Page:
Research, analytics key to Capstone success

Bill Eggert wasn’t even halfway through his two-term capstone course in public administration when he realized the literal payoff of the curriculum’s intense schedule: Midway through spring term, he was offered a job with the California State Auditor’s office.

Eggert saw the capstone sequence “as a great opportunity to improve my professional writing, communication, and research skills,” he says. “Lastly, I saw this course as fantastic experience to put on my resume.” As the two-term course nears its end, he says, “I realize that I have gained a profound understanding of economic development, which I had little exposure to before I started the course. It is a great feeling knowing that my team and I could become subject matter experts in just four months of conducting our research.”

Marcus Mueller
Above: Marcus Mueller delivers a report on adolescent use of potential marijuana legalization in Oregon during his capstone class. Photos by Emerson Malone.

During the “Capstone Applied Research Project”—part of the Master in Public Administration (MPA) curriculum—students work with organizations engaged in cutting-edge policy and programs. The agencies often operate with limited resources and face political and fiscal scrutiny. Two of the three accepted client proposals this year involve challenging political circumstances: legalized recreational marijuana and implementing the Affordable Care Act. The students’ job is to provide objective analysis.

The twenty-week collaboration enables students to deepen the analytical, managerial, and interpersonal skills they gain throughout the two-year MPA curriculum. Now in its fifth year, the capstone sequence has been taught for three years by Colleen Chrisinger, assistant professor in the Department of Planning, Public Policy and Management (PPPM).

Students say they’ve been energized by the professional applications they’re experiencing in their projects.

“I've gained a lot of knowledge of how policy is developed, which, for good or for bad, is not a linear process but involves many different power dynamics of many players,” says Marcus Mueller, whose team is exploring issues surrounding legalization of recreational marijuana. “Our specific policy issue is in uncharted waters and really highlights how the U.S. uses states as testing grounds for policies to explore nationwide.”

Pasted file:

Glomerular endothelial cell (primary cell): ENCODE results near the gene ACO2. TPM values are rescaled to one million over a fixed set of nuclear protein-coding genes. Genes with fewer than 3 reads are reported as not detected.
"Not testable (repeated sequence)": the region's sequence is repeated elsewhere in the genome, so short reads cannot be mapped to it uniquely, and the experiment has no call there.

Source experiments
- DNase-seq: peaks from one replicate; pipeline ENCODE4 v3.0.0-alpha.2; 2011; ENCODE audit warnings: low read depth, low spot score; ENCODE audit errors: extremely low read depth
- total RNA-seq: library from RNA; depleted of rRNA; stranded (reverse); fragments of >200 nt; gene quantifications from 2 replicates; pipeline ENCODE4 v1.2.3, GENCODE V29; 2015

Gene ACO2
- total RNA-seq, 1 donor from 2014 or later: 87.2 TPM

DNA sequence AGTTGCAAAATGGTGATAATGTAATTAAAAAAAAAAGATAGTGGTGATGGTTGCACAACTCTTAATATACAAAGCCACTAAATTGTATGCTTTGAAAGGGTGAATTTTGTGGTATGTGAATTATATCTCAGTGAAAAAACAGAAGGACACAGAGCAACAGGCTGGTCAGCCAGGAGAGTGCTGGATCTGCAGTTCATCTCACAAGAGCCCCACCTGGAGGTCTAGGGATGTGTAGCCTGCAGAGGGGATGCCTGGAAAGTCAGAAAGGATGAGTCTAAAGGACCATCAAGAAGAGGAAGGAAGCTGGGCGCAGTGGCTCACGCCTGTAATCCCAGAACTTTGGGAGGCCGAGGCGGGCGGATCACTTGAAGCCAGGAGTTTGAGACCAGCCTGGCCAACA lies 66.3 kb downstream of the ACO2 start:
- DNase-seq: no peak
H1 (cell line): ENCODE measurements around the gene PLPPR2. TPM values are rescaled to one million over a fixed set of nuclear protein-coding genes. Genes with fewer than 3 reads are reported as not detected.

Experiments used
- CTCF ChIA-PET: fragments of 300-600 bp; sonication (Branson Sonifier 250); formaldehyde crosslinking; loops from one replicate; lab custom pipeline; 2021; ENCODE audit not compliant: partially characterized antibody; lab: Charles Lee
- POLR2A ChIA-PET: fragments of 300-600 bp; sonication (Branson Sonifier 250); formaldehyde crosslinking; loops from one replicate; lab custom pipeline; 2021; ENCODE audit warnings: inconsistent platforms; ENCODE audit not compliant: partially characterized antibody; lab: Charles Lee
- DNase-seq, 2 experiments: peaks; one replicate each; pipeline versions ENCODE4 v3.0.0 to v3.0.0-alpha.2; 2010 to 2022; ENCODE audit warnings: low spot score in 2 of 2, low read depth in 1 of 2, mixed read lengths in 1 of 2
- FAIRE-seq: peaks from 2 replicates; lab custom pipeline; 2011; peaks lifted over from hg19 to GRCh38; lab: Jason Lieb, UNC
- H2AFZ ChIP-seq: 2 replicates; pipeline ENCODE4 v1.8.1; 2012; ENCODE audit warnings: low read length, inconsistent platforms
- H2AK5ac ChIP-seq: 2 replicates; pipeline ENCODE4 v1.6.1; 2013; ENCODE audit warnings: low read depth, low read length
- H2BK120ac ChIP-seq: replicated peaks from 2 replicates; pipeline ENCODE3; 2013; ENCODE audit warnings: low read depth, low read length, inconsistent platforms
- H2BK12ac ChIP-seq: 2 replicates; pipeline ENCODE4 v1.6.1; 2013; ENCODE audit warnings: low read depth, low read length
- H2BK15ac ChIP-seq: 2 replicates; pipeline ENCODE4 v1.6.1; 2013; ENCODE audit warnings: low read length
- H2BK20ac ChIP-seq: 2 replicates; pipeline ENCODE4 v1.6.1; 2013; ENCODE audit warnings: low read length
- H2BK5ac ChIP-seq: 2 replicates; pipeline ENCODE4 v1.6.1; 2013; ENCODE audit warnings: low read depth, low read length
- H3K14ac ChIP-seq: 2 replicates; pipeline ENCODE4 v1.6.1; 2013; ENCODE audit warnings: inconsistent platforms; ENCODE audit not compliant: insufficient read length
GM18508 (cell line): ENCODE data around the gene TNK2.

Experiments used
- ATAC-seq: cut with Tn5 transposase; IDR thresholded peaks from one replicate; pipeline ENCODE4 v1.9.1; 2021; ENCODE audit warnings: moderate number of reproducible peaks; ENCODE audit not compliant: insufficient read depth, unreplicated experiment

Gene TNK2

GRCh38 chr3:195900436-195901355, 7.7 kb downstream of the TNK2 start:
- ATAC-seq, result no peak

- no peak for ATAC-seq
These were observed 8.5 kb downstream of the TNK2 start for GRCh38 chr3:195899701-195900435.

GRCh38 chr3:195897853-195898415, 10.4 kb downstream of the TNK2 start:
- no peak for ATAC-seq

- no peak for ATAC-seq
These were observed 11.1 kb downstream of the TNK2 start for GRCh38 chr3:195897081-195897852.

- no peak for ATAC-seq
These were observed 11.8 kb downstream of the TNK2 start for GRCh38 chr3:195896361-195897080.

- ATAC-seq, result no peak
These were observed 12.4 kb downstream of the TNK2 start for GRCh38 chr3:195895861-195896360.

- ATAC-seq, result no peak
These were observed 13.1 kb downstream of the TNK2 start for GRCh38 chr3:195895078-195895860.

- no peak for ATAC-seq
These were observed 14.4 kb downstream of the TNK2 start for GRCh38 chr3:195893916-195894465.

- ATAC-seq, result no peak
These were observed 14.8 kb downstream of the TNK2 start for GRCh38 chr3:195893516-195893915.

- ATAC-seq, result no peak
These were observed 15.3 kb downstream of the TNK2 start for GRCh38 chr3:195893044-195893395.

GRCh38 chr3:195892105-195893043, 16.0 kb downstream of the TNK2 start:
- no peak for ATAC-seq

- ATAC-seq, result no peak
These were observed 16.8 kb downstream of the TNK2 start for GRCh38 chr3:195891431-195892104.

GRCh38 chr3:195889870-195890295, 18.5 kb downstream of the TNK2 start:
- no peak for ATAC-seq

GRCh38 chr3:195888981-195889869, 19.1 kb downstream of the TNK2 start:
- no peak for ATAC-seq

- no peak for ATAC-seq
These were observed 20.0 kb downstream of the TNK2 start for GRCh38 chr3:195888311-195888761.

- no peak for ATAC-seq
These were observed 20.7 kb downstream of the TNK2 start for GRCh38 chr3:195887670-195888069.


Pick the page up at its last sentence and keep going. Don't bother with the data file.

Course objectives oblige students to put in practice what they’ve learned in the classroom. Each team creates a work plan, conducts research (interviews, site visits, data analysis), and drafts a report for their agency.

This year’s project clients and topics include Planned Parenthood of Southwestern Oregon in Eugene (“Feasibility of Health Care Expansion in Rural Southwestern Oregon”), the Association of Oregon Counties in Salem (“Impacts on Oregon Counties of Recreational Marijuana Legalization”), and the Oregon Innovation Council/Business Oregon in Portland (“Advancing Innovation-Based Strategies for Economic Development”).

Mark Nystrom, MPA ‘10, is policy manager for the Association of Oregon Counties. AOC asked students to consider the impacts on Oregon counties of legalized recreational marijuana.

“The capstone group provided some excellent insight into the policies of Colorado and Washington,” Nystrom said, referring to the two states that recently legalized recreational marijuana. “Their research will help us develop our policy agenda for the upcoming legislative session and provides us information we can use to inform our membership. We have been impressed at their thoroughness and understanding of the topic.”

Cynthia Pappas, MURP ’83, CEO of Planned Parenthood of Southwestern Oregon (PPSO), said the students’ efforts are vital to her organization’s mission. “The PPSO board of directors and I will use the [student team’s] recommendations to move our organization forward through this tumultuous, disruptive Affordable Care Act environment. The capstone class project is a great opportunity for students to help nonprofits address and solve real-time business issues.”

Eggert chose the MPA program “because I knew I wanted to work in the public sector and I felt that the MPA program was a natural extension of my undergraduate studies in sociology and criminal justice, which are both very service- and community-oriented fields.”

Eggert, who will graduate in June then move to Sacramento to begin his new job, says that “volunteering and helping my community has always been an important part of my life. I saw this MPA degree as the perfect opportunity for me to influence my community in a meaningful and lasting way.”

For her part, Chrisinger says she hopes that by completing the capstone applied research project, “students will develop in-depth knowledge of an important policy or management topic, gain experience with policy and management analysis, strengthen their ability to communicate with a wide audience, and learn critical skills for working collaboratively in a group of diverse peers.”

Stephane Durand
Above: Stephane Durand presents his research on the public safety component of potential marijuana legalization in Oregon.